The NTRL V3.0 Newsletter is a complimentary digital publication, published monthly to provide a snapshot of the content of the NTRL V3.0 by subject or theme. Sign-up for your free subscription today to stay informed of new content added to the NTRL V3.0.

If you have any favorite websites for science education and resources, let us know.

Lori Kaufman is a freelance technical writer who likes to write geeky how-to articles to help make people's lives easier through the use of technology. She loves watching and reading mysteries and is an avid Doctor Who fan.

  • Published 08/4/12

Comments (13)

  1. r

    R ik – ¼ R gik = 0

  2. 01101001b

    Superb article! I really enjoyed finding and reading it because I always wanted to know sites like those! (the only one I use to check ’til now is HowStuffWorks). Thanks!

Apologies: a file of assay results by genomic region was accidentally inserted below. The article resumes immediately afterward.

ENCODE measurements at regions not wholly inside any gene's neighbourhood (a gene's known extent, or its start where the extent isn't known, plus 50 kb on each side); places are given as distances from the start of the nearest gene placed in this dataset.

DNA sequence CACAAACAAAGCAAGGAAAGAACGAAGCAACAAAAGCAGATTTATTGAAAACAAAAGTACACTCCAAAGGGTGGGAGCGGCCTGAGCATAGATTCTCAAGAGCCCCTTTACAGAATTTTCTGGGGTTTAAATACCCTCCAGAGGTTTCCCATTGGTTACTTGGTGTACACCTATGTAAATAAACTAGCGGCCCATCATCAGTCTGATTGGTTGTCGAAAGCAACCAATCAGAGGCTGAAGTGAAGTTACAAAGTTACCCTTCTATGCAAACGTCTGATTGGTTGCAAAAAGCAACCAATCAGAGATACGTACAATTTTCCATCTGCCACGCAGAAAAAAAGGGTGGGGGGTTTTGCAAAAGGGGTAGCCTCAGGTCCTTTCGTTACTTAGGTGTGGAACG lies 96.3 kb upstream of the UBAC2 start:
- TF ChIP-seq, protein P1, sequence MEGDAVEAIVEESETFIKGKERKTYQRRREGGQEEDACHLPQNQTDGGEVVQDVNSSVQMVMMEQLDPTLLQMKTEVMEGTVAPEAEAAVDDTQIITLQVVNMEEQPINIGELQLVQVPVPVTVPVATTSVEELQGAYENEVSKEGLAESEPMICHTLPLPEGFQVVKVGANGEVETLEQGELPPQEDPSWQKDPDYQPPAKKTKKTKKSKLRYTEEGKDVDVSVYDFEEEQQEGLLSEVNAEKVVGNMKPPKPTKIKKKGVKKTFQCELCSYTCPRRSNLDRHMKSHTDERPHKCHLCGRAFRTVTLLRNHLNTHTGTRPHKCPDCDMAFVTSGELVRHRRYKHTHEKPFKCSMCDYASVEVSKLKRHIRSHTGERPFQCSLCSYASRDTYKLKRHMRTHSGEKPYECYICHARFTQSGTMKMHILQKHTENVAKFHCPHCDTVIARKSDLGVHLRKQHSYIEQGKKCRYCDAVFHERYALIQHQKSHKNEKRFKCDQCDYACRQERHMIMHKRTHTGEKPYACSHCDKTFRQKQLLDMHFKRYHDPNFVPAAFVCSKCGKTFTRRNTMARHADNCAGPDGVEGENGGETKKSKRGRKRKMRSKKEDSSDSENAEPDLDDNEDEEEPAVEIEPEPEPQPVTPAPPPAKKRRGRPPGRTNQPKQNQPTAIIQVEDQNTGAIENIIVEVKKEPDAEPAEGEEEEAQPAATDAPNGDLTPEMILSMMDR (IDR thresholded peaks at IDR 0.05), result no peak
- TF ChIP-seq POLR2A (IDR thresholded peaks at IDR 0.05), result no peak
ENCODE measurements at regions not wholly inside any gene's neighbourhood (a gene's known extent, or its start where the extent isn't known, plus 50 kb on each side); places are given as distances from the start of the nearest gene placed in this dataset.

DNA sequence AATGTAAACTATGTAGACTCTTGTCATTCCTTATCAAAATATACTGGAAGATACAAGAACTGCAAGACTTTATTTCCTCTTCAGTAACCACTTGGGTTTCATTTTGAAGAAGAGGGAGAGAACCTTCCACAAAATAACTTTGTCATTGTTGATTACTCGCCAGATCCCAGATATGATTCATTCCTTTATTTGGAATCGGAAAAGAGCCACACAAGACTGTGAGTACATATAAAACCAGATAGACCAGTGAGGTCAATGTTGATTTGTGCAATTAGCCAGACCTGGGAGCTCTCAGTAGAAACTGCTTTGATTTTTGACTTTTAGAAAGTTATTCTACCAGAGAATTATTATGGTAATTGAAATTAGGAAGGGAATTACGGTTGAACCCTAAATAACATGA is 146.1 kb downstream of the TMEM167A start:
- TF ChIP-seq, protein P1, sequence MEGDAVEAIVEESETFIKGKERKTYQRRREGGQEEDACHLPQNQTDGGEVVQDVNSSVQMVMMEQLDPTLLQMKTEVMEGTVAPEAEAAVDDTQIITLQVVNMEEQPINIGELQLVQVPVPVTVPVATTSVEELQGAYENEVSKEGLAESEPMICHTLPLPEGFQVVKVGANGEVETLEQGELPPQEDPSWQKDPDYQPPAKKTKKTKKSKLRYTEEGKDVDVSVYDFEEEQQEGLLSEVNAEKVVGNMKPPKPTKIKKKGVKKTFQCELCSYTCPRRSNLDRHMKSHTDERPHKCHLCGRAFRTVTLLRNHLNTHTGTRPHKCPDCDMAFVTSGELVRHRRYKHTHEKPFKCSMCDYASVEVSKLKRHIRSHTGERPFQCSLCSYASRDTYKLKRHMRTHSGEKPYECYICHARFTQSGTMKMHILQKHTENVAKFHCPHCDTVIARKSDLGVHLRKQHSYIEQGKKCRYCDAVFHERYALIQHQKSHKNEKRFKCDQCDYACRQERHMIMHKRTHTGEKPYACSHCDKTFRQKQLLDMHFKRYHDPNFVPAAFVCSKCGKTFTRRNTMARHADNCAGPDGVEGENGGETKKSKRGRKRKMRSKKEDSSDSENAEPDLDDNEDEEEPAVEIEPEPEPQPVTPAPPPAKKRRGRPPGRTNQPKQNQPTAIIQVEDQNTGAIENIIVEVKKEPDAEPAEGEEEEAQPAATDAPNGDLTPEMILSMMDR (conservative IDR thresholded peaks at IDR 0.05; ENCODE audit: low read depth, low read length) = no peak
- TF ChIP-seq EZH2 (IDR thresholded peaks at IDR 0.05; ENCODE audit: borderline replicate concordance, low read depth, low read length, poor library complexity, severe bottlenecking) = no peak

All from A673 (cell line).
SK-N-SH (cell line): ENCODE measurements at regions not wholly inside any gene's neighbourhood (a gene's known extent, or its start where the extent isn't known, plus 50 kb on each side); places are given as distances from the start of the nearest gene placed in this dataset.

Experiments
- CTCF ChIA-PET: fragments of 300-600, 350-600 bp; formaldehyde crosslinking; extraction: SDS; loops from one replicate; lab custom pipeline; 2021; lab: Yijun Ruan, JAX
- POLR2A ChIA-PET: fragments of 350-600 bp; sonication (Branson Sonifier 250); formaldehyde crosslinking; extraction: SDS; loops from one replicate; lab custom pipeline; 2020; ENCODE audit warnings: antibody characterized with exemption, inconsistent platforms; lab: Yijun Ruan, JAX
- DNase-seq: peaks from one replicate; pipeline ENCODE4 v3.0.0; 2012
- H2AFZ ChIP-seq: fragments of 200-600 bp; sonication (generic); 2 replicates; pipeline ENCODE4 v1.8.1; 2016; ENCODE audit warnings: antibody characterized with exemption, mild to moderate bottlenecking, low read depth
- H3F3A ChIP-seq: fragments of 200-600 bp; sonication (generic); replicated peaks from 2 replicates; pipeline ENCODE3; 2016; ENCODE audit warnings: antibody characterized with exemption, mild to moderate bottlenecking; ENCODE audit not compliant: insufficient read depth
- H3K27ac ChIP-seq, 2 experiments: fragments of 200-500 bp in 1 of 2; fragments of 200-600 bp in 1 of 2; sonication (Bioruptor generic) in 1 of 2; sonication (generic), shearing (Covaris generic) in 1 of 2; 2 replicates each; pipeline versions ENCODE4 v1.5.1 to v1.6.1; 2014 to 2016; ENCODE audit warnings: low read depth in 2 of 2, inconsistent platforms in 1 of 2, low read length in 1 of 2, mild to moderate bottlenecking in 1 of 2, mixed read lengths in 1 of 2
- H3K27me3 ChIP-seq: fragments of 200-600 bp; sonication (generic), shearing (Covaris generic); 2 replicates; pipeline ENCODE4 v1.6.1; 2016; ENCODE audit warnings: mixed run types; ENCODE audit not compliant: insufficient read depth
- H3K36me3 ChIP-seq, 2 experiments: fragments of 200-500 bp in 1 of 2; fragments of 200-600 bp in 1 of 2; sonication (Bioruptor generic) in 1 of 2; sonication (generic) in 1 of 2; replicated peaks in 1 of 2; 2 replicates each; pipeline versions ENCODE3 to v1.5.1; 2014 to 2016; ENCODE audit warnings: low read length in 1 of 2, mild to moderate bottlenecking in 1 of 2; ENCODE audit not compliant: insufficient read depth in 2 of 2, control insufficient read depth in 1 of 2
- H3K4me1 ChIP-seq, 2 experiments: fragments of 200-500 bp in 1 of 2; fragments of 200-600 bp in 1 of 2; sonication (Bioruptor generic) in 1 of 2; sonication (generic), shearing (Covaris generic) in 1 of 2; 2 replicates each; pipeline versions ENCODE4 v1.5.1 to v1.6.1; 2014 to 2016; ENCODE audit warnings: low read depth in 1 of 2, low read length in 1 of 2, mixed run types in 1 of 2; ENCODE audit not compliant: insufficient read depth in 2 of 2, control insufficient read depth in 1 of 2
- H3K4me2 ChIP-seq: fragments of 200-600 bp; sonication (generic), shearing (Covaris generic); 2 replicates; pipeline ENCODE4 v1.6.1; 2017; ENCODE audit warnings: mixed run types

3. jt

    It’s also worth having a look at Khan Academy (http://www.khanacademy.org). Their subject coverage is much broader than science alone (art history, finance, economics, etc) but everything’s covered in exceptional detail.

  4. j0x

    what about the below sites?
    http://phys.org/
    http://medicalxpress.com/

  5. owen123

    Wolframalpha

  6. Louis Escuela

    As a retired engineer, entering an accelerated science teaching degree program, I appreciate and thank Lori Kaufman for her excellent research. I’m sure this will help countless teachers, students, scientists, engineers and the field of science in general. As my first visit to http://www.howtogeek.com, I am very impressed and will be visiting the site often. Again, thanks for the excellent work, Lori.

  7. Kevalin

    I should’ve known better, this being the web and all, but I never realized there were so many sites available that discuss and teach about science. Beyond its entertainment value, this is why I make it my business to always open my HTG email each day. Thanks, folks, for providing such a valuable resource.

  8. mike

    Great list. I also recommend phys.org . Requires some general science background.

    In their own words: